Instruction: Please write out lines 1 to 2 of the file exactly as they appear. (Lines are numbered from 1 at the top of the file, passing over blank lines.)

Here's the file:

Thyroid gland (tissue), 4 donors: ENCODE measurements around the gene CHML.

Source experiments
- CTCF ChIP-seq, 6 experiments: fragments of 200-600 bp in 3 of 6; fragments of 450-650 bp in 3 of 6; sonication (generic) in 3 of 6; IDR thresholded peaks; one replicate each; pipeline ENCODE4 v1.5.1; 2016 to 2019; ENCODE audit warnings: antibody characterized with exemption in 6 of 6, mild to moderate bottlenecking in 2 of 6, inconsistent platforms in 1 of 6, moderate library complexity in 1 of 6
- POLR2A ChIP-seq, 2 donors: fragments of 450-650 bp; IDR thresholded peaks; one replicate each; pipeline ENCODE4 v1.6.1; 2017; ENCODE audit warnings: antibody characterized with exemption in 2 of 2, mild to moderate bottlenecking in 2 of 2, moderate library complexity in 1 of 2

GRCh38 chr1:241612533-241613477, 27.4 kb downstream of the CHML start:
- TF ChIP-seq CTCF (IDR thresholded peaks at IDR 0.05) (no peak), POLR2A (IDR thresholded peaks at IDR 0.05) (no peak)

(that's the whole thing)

Thyroid gland (tissue), 4 donors: ENCODE measurements around the gene CHML.

Source experiments